In my estimation, this book does a good job walking the tight rope between "drill baby, drill!" and environmental concerns involved in the process of getting natural gas and crude oil from shale. I'm sure that many environmentalists will think that the author spends too little time addressing the ecological concerns and too much celebrating the figures that brought it in to being.
The history of Fracking as this book lays it out is very interesting. We learn that Fracking isn't a result of Big Oil on their quest for increased global dominance, but rather the small time operators trying new approaches and technologies to make their humble operations profitable.
My only major issue with the book is the timing. The story over fracking is still unfolding and it's impact on the global scene, local communities and the environment hasn't even come close to being realized yet. Due to that, the book's narrative fizzles out at the end. I was more interested in the first 2/3 than the final 1/3. I'm also not sure why Charif Souki, with Cheniere Energy is profiled in the book so extensively other than his interesting back story.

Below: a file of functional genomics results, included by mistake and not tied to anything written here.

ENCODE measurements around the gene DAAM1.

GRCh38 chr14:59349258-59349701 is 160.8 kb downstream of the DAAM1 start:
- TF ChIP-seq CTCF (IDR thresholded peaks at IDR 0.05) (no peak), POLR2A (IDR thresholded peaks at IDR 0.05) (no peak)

Haven't read the print version.
The perspective was good.
Very even and easy to listen to. Inflection was good, and not overdone.
A must for those in the industry. It gives you a good understanding of the environment of the medium sized oil and gas business in America.
Easy listening and easy to understand.
Smooth narration, very easy to listen to. Not too negative or overly positive sounding.
This was an unexpected delight. I've always been interested in the topic of hydraulic fracturing after watching the documentary film Gas Land, but for it to be a story about several different people and their paths in history, it was something I didn't want to stop listening to. It was also very even keeled since he points out all aspects of it, especially around the Dimock, PA wells.